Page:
Lakes
Introduction
This page describes the LISFLOOD lake routine, and how it is used. The simulation of lakes is optional, and it can be activated by adding the following line to the ‘lfoptions’ element in the LISFLOOD settings file:
<setoption name="simulateLakes" choice="1" />
Lakes can be simulated on channel pixels where kinematic wave routing is used. The routine does not work for channel stretches where the dynamic wave is used!
Description of the lake routine
Lakes are simulated as points in the channel network. The Figure below shows all computed in and outgoing fluxes. Lake inflow equals the channel flow upstream of the lake location. Lake evaporation occurs at the potential evaporation rate of an open water surface.
Figure: Schematic overview of the simulation of lakes. $H_0$ is the water level at which the outflow is zero; $H$ is the water level in the lake and $EW$ is the evaporation from the lake
Lake retention can be seen as special case of flood retention with horizontal water level. Therefore the basic equations of channel routing can be written as:
\[\frac{(Q_{In1} + Q_{In2})}{2}\frac{(Q_{Out1} + Q_{Out2})}{2}=\frac{S_2S_1}{\Delta t}\]Where:
$Q_{In1}$: Inflow to lake at time $1$ ($t$)
$Q_{In2}$: Inflow to lake at time $2$ ($t+\Delta t$)
$Q_{Out1}$: Outflow from lake at time $1$ ($t$)
$Q_{Out2}$: Outflow from lake at time $2$ ($t+\Delta t$)
$S_1$: Lake storage at time 1 ($t$)
$S_2$: Lake storage at time 2 ($t+\Delta t$)
Simply stated, the change in storage is equal to inflow minus outflow. To solve this equation you need to know the lake storage curve S=f(h) and the rating curve Q=f(h). Lake storage and discharge have to be linked to each other by the water depth (see figure).
Figure: Relation between water depth, lake outflow and lake storage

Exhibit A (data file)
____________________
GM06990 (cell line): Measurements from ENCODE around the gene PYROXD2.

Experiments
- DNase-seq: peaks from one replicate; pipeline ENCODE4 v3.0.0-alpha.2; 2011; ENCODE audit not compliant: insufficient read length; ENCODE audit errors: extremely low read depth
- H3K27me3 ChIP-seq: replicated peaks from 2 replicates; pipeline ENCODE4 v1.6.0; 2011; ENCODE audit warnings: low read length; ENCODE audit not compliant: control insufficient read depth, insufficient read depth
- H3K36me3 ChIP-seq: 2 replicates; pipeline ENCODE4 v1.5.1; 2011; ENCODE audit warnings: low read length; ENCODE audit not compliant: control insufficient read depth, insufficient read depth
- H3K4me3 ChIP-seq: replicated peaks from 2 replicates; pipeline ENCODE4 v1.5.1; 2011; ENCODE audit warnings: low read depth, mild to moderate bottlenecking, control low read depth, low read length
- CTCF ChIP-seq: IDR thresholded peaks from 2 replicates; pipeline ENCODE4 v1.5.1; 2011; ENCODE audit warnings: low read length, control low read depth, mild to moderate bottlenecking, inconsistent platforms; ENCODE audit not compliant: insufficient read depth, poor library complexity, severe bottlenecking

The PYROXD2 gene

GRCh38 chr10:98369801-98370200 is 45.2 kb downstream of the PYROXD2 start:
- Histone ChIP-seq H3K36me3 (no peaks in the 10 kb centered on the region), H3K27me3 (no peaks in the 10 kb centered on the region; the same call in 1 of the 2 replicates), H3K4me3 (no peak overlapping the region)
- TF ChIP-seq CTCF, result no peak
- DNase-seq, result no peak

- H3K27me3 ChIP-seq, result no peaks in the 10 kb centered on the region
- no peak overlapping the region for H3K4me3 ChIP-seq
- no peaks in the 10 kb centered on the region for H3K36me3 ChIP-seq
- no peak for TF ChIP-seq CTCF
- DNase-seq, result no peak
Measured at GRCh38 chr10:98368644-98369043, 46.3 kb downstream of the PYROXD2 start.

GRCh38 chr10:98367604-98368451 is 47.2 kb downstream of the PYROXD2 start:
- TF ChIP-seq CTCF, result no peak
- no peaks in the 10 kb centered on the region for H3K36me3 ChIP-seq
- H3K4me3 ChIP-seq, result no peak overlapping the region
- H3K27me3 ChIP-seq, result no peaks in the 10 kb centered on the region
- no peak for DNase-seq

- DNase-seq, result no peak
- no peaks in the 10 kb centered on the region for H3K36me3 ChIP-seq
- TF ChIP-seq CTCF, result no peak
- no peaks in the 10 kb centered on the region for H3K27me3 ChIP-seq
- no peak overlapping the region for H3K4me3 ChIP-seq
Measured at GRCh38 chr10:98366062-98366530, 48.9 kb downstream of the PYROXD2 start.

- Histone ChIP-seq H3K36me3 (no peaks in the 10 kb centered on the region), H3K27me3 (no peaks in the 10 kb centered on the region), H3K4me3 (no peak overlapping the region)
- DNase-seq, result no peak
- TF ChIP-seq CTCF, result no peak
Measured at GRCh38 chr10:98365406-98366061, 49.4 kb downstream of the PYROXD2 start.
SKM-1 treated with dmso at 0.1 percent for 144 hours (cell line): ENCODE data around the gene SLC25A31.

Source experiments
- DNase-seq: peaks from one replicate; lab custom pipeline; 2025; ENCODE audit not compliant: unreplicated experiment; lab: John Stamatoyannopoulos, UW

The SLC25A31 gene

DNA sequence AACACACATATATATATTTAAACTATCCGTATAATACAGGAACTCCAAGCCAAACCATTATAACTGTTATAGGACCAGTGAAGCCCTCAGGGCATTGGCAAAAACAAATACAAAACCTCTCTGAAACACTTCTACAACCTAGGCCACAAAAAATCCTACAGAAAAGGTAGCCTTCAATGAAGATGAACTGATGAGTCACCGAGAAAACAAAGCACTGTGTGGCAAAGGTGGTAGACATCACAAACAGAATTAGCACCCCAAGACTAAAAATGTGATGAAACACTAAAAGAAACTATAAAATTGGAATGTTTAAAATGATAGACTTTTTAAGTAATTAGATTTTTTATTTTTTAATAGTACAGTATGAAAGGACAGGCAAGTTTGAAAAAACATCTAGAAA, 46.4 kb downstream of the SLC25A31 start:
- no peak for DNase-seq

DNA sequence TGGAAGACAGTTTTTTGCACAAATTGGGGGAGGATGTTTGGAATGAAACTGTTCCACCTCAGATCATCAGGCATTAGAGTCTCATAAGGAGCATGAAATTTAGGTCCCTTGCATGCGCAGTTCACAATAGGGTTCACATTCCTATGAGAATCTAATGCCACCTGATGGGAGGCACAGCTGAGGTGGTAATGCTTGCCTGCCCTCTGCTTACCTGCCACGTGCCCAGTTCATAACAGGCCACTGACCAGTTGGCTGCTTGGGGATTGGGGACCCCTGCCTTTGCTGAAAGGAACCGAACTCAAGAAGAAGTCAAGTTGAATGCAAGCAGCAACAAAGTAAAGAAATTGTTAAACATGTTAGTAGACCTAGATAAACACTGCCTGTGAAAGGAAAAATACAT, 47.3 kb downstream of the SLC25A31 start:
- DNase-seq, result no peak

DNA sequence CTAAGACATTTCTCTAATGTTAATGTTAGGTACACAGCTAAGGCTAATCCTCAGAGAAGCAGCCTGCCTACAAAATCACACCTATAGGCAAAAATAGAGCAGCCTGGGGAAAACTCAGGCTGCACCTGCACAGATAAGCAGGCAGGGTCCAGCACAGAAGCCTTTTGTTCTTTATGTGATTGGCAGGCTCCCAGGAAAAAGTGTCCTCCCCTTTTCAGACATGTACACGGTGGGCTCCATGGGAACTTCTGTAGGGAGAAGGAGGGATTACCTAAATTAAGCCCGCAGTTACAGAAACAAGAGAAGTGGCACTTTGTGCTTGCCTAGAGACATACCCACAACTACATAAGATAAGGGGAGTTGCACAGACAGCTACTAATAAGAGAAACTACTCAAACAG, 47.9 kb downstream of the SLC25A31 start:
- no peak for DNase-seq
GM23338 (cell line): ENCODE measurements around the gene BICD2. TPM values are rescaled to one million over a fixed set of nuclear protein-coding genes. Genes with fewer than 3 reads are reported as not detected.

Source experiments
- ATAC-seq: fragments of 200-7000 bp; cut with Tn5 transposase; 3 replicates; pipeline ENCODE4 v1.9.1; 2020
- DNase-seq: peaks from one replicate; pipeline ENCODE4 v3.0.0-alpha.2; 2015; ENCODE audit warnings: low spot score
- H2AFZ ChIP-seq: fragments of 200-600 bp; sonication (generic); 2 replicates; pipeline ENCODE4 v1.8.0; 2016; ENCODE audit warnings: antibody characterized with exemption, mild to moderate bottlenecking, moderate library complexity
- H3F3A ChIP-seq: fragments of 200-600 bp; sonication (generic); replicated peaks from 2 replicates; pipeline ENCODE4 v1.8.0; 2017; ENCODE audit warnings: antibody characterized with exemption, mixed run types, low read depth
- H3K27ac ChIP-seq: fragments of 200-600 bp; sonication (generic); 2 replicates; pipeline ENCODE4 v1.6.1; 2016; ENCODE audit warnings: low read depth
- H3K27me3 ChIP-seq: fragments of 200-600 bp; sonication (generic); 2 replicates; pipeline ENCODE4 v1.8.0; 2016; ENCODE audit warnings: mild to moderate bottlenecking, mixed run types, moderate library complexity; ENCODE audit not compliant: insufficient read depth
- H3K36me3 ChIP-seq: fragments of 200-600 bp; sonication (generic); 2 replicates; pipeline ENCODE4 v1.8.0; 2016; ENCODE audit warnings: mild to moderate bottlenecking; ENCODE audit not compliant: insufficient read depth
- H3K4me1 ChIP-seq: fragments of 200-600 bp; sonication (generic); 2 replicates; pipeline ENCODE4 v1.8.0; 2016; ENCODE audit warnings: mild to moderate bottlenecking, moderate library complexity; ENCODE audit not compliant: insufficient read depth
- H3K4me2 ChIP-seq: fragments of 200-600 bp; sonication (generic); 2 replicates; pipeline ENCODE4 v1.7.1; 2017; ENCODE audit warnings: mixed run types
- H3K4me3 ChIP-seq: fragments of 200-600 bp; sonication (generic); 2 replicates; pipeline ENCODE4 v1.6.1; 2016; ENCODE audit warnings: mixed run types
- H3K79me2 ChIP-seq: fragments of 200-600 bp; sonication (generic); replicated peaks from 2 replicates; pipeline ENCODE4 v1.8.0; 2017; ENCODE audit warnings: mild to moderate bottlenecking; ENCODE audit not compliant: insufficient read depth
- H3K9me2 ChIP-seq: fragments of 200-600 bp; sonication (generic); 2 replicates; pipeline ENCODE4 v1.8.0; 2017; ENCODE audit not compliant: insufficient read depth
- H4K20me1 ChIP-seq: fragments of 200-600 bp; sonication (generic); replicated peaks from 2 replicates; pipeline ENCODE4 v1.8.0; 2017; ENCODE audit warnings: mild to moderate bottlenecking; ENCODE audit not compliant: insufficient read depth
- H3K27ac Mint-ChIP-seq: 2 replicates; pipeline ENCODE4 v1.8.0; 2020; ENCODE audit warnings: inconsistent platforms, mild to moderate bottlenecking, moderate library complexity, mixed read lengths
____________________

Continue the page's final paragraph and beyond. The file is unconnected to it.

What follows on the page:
Modified Puls Approach (see also Maniak, 1997)
The modified Puls approach suggests to rewrite the equation above as follows:
\[\frac{S_2}{\Delta t} + \frac{Q_{Out2}}{2}=\left (\frac{S_1}{\Delta t}  \frac{Q_{Out1}}{2} \right ) + \frac{(Q_{In1} + Q_{In2})}{2}\]The right part of this equation can be solved because $S_1$, $Q_{Out1}$ and $Q_{In1}$ is given from the previous timestep and $Q_{In2}$ is the inflow to the lake at the current timestep.
\[SI=\left (\frac{S_1}{\Delta t}  \frac{Q_{Out1}}{2} \right ) + \frac{(Q_{In1} + Q_{In2})}{2}\]For the left part two assumptions are made here to simplify and speed up the solution of the modified Puls approach:
 The outflow of the lake is based on a modification of the weir equation of Poleni (Bollrich & Preißler, 1992)
$Q=\mu c b \sqrt{2g}\cdot H^{\frac{3}{2}}$ (Poleni weir equation for rectangular weir)
Assuming the weir is not rectangular but parabolic we can simplify this to: $Q=\alpha\cdot H^2$
where:
$Q$: outflow discharge,
$H$: lake water depth,
$\alpha$: parameter of channel width, gravity and weir coefficient.
The parameter $\alpha$ is used as calibration coeffient. Specifically,$\alpha$ is computed as follows: \(\alpha = \alpha_1 \cdot \alpha{Mult}\), where $\alpha_1$ is a first estimate of the value of $\alpha$ (often equal to the width of the lake outlet) and $\alpha{Mult}$ is defined during the calibration.
 The best approach for a sea level vs. lake storage function would be a lookup table. For a simpliefied approach a linear realation is assumed: $S=A\cdot H$
where:
$S$: lake storage
$A$: lake area
$H$: lake water depth
Therefore:
\[SI = \frac{S_2}{\Delta t} + \frac{Q_{Out2}}{2} = \frac{A\cdot H}{\Delta t} +\frac{Q_{Out2}}{2} = \frac{A\cdot \sqrt{Q_{Out2}}}{\Delta t \cdot \sqrt{\alpha}} +\frac{Q_{Out2}}{2}\]replacing: $H = \sqrt{\frac{Q_{Out2}}{\alpha}}$
The equation above can be solved as a quadratic equation for $Q_{Out2}$. to fasten \(Q_{Out2} = \left ( LakeFactor+\sqrt{LakeFactor^2 + 2\cdot SI}\right )^2\)
Where:
$LakeFactor = \frac{A}{\Delta t \cdot \sqrt{\alpha}}$
$SI = \left (\frac{S_1}{\Delta t}  \frac{Q_{Out1}}{2} \right ) + \frac{(Q_{In1} + Q_{In2})}{2}$
Initialisation of the lake routine